I am slightly nonplussed, however, that my Bomarzo, my irrational garden, should have a history visible from the air like medieval fields; and, maybe more so, that it is subject to perspective.
Those Renaissance gardens had their long viewpoints, after all, their vistas; as you moved through the space it unfolded itself to you in revelatory views, and I suppose it is true that these vistas were more than simply invitations to gaze: they were both organisational – developing, for example, the axial relationship of garden to villa, allowing you to unpick the ordo from the copia, as Alberti would have had it, to see the wireframe beneath the ornamental bitter oranges, the cornelian cherries – and conduits to contemplation, properly understood.
The word contemplare, often used in the sixteenth century to indicate one of the functions of a great garden, is never used to mean think or meditate in the abstract; it always means hold something in view, look on something—a statue group, a nymphaeum, a cascade. Comtemplation suggests visual fixity; a lightning rod to the flickering, dispersed perception otherwise proper to a garden.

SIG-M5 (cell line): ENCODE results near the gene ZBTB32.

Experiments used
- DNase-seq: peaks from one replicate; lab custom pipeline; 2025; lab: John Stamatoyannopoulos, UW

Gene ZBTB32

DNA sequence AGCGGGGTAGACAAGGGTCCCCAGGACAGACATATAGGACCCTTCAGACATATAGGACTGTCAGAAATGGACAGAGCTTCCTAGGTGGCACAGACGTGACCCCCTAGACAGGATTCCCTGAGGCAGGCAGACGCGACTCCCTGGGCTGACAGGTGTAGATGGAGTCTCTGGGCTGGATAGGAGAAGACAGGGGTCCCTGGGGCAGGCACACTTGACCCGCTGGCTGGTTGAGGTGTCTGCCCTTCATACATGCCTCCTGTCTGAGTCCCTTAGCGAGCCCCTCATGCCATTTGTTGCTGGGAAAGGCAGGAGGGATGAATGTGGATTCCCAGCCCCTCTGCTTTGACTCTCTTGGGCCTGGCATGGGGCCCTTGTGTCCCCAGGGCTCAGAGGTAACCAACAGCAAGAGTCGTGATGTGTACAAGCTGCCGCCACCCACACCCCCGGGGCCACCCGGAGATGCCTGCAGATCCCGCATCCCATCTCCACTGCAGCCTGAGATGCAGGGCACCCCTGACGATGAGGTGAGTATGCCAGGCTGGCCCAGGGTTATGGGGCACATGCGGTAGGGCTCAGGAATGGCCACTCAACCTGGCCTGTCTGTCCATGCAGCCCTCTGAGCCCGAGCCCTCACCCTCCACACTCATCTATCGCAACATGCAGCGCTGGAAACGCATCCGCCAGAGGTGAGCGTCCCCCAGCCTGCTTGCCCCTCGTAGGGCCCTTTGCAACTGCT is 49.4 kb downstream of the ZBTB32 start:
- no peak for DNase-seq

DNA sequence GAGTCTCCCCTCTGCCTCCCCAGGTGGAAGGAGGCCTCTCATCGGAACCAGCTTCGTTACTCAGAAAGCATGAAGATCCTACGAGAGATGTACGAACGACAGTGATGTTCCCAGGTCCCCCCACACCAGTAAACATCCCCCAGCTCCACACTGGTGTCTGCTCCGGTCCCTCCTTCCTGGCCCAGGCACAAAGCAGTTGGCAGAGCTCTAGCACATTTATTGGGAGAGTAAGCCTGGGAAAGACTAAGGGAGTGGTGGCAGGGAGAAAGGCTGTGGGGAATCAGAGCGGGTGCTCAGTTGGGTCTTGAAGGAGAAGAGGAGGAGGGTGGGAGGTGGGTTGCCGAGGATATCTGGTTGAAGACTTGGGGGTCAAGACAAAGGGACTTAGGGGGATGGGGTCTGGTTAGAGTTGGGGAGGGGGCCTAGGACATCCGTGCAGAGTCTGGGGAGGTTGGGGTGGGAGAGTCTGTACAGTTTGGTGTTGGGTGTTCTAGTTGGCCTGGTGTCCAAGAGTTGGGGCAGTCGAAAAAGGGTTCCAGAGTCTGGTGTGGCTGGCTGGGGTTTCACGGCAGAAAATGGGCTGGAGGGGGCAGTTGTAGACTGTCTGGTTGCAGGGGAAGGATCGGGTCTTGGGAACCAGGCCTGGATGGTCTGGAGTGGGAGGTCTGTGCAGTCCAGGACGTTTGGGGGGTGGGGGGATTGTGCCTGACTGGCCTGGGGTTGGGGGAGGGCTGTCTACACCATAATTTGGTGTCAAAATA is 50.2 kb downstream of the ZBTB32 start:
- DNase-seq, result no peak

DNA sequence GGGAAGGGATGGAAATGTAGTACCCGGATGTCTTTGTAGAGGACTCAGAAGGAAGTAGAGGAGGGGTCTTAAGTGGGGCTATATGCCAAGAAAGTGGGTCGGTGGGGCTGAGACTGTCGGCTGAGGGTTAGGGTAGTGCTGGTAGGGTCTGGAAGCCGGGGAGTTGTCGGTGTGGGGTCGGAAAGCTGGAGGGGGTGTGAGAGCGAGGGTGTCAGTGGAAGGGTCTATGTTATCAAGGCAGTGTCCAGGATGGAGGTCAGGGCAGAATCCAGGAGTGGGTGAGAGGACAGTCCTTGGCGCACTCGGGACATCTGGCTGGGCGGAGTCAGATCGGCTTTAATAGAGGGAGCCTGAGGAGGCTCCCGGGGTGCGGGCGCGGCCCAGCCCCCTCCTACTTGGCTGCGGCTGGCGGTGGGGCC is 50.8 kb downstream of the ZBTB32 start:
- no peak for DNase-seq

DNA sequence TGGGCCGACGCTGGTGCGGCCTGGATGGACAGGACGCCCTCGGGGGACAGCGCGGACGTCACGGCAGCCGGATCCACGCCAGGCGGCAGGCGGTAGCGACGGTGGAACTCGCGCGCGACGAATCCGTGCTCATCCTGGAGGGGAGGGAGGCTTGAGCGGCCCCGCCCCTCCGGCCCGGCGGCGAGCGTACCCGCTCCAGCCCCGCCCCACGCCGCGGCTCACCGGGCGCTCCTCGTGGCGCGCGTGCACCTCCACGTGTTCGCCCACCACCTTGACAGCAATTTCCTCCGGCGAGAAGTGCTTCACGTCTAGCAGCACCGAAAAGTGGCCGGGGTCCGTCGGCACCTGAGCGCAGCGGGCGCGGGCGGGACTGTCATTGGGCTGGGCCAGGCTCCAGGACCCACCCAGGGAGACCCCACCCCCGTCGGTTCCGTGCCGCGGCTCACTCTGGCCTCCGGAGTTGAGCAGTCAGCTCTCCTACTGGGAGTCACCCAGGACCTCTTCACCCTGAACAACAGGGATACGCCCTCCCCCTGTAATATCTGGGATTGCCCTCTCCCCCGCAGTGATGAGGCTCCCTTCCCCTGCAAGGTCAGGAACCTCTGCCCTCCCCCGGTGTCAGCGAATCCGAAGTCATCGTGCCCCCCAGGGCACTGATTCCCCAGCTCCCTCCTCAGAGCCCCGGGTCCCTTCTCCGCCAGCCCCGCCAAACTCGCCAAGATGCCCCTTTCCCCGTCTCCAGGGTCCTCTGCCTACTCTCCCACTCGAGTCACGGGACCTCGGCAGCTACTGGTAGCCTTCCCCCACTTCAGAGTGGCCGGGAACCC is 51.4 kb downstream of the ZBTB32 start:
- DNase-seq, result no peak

I believe, or have believed, that if I could establish a high enough pitch, I would see Norbiton: Ideal City as a limpid point in space, and it would become available for contemplation, an abundant source and epitome of clean geometry, a rhetorical and actual locus of precision, potential, citizenship, understanding; and not, as now, as a fractured unreadable landscape, a tessitura of alleys and rooms and points and faces through which I wander like some mumbling and confused prophet, fretting over my anatomical Jeremiad which with each word, each renewed attempt to clarify and sharpen, only grows bigger, more abstruse, more chaotic, a confusion grown to drunken consciousness, a monstrous emergent jabbering Entity.